Keep calm and carry on. Students and faculty in Montgomery County Community College’s Arts and Humanities Department have certainly taken this mantra to heart, after the COVID-19 virus pandemic turned their worlds upside down.
With a statewide stay-at-home order forcing all College facilities to close and classes to move entirely online, each of the individual disciplines within the department has had to come up with creative ways to move forward. It hasn’t always been easy and there have been plenty of hurdles to overcome along the way, but the results so far have been inspired to say the least. Just ask Theatre Assistant Professor Timothy Gallagher.
The Show Must Go On
Rehearsing a play or musical can be a challenge in its own right. Yet it becomes even more of a logistical nightmare when the cast and crew are all forced to practice from home. So far though, Gallagher’s students have been up to the challenge.
Students at Central Campus in Blue Bell had been rehearsing “The Last Days of Judas Iscariot” and students at West Campus in Pottstown had been preparing “The Long Christmas Ride Home,” when the pandemic first struck. That hasn’t stopped them from using video conferencing technologies like “Zoom” to keep working, even if performances have been postponed for now.
“What I’ve found most impressive is the way these students continue to work on productions that are still on hold,” said Gallagher. “They’re still meeting with directors and holding online rehearsals. They’re still designing and tweaking designs, so that when we return to do the play, they’ll be ready to jump right into it. They’re really buying in. Once a week they’re rehearsing online. They’ll continue throughout the summer until they do it live. They made a commitment to the audience and are going to finish what they’ve started.”
Likewise, Gallagher and his colleagues have used the stay-at-home order as an opportunity to invite special guests to talk to their theatre classes, who might not otherwise have been able to do so.
For his Theatre Production Workshop class, Gallagher welcomed two prominent theatre insiders to talk with production students: Washington D.C. and New York Costume Designer, Mariah Hale and her husband, Hank Hale, Carpenter Department Head at the Broadway Theatre. Gallagher said he’s known the two for 25 years when they used to work together in theatre.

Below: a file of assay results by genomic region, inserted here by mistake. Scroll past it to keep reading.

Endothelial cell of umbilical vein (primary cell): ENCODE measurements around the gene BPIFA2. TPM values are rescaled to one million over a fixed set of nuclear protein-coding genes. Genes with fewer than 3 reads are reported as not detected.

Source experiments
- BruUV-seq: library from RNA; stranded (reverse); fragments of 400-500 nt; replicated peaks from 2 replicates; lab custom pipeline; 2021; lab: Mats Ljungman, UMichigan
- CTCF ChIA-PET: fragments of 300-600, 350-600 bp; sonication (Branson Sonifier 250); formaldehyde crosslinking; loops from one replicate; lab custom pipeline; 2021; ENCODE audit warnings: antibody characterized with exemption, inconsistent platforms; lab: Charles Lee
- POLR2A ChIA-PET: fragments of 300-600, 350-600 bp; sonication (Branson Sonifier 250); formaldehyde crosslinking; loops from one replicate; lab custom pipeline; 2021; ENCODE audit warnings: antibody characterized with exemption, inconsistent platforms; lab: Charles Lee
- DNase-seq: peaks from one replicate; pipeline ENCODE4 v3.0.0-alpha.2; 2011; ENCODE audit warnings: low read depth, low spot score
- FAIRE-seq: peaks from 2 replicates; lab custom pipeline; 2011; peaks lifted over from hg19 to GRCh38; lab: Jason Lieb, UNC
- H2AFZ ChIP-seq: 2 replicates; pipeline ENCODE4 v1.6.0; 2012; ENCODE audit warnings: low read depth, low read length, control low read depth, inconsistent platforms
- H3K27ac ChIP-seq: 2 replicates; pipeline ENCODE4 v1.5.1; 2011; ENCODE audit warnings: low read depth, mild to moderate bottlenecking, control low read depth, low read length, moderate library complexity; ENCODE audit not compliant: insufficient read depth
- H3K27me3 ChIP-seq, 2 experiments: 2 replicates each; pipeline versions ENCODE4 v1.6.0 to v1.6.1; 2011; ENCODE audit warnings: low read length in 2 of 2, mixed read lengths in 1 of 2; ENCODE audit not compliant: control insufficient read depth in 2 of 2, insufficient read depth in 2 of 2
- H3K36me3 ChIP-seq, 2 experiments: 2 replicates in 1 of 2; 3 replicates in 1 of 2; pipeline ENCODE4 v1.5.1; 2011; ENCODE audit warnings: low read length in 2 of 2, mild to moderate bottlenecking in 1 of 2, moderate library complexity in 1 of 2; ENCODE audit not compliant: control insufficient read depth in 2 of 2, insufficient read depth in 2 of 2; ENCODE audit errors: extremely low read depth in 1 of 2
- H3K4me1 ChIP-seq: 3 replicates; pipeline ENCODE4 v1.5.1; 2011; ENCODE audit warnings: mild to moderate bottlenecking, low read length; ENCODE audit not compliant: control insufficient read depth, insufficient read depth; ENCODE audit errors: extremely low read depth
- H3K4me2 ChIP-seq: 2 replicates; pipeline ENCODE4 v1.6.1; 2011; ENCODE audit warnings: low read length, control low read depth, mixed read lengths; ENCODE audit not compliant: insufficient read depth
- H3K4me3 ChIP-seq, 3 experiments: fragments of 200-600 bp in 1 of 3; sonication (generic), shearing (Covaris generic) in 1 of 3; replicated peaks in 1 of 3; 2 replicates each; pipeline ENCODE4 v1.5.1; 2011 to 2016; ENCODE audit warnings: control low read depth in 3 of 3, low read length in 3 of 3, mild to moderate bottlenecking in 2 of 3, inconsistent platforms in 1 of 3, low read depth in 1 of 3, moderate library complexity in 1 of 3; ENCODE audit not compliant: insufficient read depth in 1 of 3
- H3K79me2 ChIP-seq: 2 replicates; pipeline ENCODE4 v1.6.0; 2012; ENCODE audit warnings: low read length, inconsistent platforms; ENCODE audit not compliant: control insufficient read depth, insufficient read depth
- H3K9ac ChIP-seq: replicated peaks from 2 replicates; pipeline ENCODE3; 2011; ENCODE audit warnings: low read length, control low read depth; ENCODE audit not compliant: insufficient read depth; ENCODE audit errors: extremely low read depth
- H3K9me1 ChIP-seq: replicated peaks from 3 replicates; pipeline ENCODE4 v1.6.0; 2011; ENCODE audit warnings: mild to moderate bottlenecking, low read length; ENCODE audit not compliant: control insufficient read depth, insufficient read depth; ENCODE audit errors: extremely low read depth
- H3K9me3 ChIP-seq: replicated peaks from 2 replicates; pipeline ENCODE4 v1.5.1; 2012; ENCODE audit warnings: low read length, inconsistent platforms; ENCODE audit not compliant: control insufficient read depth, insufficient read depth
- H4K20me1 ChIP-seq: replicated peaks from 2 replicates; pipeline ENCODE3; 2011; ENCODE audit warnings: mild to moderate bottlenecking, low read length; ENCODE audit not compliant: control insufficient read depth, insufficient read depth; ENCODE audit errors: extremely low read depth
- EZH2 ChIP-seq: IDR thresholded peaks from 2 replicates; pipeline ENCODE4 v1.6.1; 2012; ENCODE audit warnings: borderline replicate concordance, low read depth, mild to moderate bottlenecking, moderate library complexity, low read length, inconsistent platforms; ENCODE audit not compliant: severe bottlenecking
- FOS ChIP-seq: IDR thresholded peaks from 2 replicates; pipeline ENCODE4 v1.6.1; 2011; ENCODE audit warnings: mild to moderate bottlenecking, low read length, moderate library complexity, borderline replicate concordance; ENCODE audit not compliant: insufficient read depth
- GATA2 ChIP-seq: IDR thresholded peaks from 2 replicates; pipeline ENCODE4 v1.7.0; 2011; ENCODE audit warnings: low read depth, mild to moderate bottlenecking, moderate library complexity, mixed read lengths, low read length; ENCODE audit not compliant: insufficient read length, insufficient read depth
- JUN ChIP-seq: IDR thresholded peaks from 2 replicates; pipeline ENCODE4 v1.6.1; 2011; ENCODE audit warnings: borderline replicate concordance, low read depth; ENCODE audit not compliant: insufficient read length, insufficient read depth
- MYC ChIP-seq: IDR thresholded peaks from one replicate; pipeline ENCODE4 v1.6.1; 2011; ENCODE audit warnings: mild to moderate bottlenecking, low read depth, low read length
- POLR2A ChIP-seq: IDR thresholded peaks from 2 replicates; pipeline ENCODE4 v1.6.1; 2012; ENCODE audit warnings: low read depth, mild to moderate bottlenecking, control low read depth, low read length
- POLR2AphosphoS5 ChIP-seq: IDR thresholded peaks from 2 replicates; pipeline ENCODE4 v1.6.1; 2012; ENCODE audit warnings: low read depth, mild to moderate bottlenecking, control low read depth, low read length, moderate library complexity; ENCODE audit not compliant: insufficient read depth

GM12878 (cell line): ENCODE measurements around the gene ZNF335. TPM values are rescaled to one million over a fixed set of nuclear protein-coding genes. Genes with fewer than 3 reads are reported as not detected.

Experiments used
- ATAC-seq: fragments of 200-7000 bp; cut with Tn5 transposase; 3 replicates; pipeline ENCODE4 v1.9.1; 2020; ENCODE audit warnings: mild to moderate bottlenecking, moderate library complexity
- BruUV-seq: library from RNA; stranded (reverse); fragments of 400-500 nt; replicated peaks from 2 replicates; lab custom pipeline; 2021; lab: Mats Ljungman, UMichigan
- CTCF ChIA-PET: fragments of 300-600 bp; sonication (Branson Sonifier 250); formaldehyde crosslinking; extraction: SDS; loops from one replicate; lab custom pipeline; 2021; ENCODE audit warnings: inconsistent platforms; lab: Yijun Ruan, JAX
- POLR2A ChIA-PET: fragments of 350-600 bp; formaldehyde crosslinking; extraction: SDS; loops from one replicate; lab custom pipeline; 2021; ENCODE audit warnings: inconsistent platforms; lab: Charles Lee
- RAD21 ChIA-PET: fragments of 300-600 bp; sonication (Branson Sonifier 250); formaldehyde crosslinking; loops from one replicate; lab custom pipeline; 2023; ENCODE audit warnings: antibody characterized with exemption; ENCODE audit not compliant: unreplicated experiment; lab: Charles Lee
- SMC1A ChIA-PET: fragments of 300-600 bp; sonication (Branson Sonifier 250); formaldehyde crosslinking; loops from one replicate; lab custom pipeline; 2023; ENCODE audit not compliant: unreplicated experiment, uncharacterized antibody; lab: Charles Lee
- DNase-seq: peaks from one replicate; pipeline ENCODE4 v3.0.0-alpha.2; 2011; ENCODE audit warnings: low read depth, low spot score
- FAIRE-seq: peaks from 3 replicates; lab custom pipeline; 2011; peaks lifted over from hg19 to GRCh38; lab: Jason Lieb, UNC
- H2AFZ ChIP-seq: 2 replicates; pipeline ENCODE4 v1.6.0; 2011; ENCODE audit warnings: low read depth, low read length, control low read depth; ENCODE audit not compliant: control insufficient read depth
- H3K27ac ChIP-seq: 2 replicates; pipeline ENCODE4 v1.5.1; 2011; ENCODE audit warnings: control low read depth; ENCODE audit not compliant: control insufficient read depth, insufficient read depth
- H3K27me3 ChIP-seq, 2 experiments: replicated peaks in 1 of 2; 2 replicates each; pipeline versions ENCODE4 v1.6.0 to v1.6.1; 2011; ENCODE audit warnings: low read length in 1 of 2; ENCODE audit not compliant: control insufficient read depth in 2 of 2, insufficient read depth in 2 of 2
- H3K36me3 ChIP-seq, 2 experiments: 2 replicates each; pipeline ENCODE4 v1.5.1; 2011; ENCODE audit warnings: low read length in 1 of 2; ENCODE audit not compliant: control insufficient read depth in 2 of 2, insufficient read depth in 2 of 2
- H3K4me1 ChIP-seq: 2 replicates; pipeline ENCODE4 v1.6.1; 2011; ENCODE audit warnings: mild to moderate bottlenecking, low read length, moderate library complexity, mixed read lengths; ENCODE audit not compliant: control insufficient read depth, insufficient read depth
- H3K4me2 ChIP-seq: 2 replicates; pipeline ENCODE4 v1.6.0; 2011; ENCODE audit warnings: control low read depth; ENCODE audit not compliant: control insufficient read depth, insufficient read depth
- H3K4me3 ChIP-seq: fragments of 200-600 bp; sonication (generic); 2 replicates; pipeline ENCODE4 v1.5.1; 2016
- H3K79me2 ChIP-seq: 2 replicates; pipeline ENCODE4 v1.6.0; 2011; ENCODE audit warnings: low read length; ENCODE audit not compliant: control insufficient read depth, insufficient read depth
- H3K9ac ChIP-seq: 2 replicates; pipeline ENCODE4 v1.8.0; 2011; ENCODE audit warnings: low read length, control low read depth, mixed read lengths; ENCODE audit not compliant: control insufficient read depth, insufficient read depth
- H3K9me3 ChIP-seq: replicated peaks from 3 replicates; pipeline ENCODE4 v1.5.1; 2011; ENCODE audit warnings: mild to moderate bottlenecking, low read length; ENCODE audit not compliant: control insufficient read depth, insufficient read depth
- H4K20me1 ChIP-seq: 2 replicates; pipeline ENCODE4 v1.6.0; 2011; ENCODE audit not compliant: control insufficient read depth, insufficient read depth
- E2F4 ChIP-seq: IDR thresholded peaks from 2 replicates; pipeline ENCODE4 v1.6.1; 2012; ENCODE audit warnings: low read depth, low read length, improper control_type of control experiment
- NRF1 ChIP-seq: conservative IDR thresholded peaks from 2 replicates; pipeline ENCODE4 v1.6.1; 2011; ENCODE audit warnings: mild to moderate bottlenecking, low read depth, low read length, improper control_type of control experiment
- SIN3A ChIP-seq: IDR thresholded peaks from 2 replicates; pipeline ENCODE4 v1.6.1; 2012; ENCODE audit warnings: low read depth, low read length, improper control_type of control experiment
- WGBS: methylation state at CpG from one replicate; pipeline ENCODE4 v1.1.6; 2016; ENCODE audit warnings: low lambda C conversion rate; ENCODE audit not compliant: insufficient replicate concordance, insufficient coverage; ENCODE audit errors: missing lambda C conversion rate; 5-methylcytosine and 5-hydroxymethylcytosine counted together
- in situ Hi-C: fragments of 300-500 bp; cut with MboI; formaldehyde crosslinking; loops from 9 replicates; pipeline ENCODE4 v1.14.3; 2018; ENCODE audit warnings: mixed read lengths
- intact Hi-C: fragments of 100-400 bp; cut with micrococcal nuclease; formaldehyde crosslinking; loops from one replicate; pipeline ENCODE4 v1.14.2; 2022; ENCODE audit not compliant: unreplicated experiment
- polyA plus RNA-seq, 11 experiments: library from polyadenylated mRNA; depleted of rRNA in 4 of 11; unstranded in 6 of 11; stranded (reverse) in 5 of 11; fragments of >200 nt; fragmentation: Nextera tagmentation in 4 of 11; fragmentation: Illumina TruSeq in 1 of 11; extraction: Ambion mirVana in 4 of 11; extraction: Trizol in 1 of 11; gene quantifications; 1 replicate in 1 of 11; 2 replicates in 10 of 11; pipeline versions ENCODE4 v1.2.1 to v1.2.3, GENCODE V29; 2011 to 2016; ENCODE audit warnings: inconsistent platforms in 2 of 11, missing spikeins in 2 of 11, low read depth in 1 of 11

Meanwhile, Theatre Instructor Jessica Dalcanton welcomed guest artists of her own into her classes including Actor, David Pica; Actor and Director, Jessica Bedford; Award-Winning Director and Dramaturg, Harriet Power; and AfterGLO Films Artistic Directors, Bethany Ditnes (editor), and Brian Troy (cinematographer).
Having industry professionals talk to classes inspires students to continue working and know that their efforts can pay off, Gallagher said. Hank Hale, he said, told students he attended a community college in Atlanta, and slowly made a name for himself in the business.
“Students really dug that,” said Gallagher. “I think him coming from a community college gave us hope that we can make a difference and a career out of this.”
Signs of Life
It’s not easy to move media production classes completely online halfway through the semester.
“It has been difficult to replicate what we do in class in a remote setting,” said Gerald Collom, Mass Media Studies and Production Instructor. “The main thing we do in production classes is teach people to use cameras and microphones, record footage and edit stuff together. It’s close to impossible to do that remotely.”
Thankfully, Collom said, most students had already learned the basics of using the equipment and the department worked closely with the Information Technology department to make sure equipment got into the hands of students that needed it.
One of the more challenging aspects, though, has been finding ways for students to demonstrate their newly acquired skills. Collom decided to assign a project called “Signs of Life” to students.